First published in Singletrack Magazine Issue 106. For subscriptions options click below:
Chipps gets his long-held prejudices about Los Angeles blown apart by friendly locals and incredible trails within sight of the city.
Words by Chipps, pictures by Brian Vernor and Chipps
Absolute, deafening silence. Ahead of me I can see nothing but jagged hills, several thousand feet high. I’ve just topped out on a climb that took me over an hour of bottom sprocket spinning, but this is my reward. The view, the tranquillity, the silence. Nothing stirs apart from the low hum of birds and insects and the scrubby bushes and grasses blowing in the wind.
And yet, if I turn around, I can see a sprawling city that starts at the base of the mountain, perhaps five miles away and there, in the near distance, is the group of high-rise buildings that mark downtown Los Angeles. Down there are the freeways, the neighbourhoods of Beverley Hills and Hollywood and beyond those towers lies Venice Beach and the curving blue horizon of the Pacific Ocean.
Here, though, is silence and solitude. My riding companions are quietly taking in the view as well, sipping on a beer as we wait for the sun to dip a little for the light to be just right; the low sun that lights up every puff of dust around every corner. The golden hour.
Not loving L.A.
I have always been vocal in my dislike of Los Angeles, California. Admittedly, it’s been based on a few years of the Interbike show being held in Anaheim (which isn’t ‘proper’ L.A. apparently), a few visits to friends in Fullerton (which also isn’t proper L.A.) and some airport transfers. A pretty limited exposure, but I simply didn’t want to experience any more. Los Angeles is the land of the car, of the 12-lane freeway, drive-thru burgers, banks, off-licences and nail parlours, and a sprawling metropolitan area of some 18.6 million people. How could that offer trail-riding nirvana to someone used to green and pleasant (some of the time) British scenery?
That was my challenge to photographer and filmmaker Brian Vernor. Brian had been over to stay at my house last year and was very keen that I see a different side of L.A., the side of small, independent bike shops, after-work rides and endless mountains full of singletrack. So, with a visit to the Sea Otter in Northern California in April, I extended my trip for a few days and made the six-hour drive south to Brian’s house, just off Sunset in the Silver Lake area of north Los Angeles.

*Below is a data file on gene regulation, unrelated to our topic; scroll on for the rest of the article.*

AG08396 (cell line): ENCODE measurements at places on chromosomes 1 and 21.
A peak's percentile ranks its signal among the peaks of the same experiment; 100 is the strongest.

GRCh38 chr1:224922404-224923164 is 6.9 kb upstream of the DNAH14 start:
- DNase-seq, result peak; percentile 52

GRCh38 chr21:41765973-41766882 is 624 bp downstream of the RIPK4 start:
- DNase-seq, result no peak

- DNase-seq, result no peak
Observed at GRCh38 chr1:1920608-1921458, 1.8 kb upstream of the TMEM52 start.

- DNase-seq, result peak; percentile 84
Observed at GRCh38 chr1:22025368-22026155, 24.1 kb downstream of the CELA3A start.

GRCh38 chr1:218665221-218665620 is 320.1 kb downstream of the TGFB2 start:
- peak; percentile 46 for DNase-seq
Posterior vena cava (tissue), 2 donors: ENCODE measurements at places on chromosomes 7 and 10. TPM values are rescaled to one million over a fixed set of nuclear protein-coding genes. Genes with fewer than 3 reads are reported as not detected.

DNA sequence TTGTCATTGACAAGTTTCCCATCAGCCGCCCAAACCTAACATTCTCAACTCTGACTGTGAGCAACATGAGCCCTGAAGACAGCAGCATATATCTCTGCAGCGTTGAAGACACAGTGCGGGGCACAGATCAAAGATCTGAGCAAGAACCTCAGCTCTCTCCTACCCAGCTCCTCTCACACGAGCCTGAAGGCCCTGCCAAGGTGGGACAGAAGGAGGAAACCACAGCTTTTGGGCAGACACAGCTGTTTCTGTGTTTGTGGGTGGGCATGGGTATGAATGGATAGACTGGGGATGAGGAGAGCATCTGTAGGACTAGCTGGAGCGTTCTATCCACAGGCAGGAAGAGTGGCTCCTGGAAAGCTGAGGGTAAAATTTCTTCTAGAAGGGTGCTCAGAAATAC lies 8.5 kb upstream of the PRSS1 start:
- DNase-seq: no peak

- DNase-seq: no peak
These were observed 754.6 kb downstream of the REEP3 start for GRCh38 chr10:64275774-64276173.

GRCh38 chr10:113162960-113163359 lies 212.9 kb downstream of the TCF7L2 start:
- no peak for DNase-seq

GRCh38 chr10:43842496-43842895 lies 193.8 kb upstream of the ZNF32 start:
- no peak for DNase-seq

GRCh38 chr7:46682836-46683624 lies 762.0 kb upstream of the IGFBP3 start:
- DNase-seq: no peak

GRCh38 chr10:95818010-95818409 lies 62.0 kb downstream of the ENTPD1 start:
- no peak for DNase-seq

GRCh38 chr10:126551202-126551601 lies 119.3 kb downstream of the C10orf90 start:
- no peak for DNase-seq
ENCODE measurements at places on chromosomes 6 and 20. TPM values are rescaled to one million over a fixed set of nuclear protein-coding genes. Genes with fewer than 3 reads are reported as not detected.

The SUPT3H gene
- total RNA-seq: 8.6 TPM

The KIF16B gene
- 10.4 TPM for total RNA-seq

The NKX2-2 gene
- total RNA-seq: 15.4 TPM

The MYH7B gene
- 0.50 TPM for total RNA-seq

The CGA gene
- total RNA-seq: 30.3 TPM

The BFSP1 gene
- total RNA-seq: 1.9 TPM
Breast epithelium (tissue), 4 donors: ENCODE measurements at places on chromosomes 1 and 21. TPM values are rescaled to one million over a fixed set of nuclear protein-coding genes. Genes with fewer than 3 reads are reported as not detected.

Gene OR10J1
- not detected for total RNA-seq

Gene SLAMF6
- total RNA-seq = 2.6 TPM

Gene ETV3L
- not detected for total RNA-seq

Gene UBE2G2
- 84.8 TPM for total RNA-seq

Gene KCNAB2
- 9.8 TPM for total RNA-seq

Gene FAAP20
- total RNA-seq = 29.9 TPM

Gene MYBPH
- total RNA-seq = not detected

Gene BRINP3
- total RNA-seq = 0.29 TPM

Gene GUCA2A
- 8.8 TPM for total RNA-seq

I arrived in a quiet neighbourhood and found Brian’s modest apartment. He suggested dinner, despite it being past 10pm, and we walked down the street to a very cool late-night bar/restaurant, past ice cream parlours and other bustling restaurants, still going on a Sunday evening. The feel was less urban and more villagey than I was expecting. There, Brian explained his plan to show me several different trails and to introduce me to several of the surprisingly close-knit mountain biking community in this part of L.A.
Golden Saddle, golden sunshine
My induction took place the next morning as we rolled Brian’s two town bikes to the local bike shop, 400 yards away, to pick up some spares. Golden Saddle Cyclery is a small bustling shop filled with a mix of retro bike parts and state-of-the-art bikes and gear. Ty Hathaway, behind the counter, would be joining our afternoon ride and when he’s not running a bike shop, he’s racing the Trans-Provence or being a poster boy for Specialized’s adventure cycling division. We’d also be joined by their friend Moi – a born and bred local, a history professor and a similarly keen rider of any bike with air in the tyres.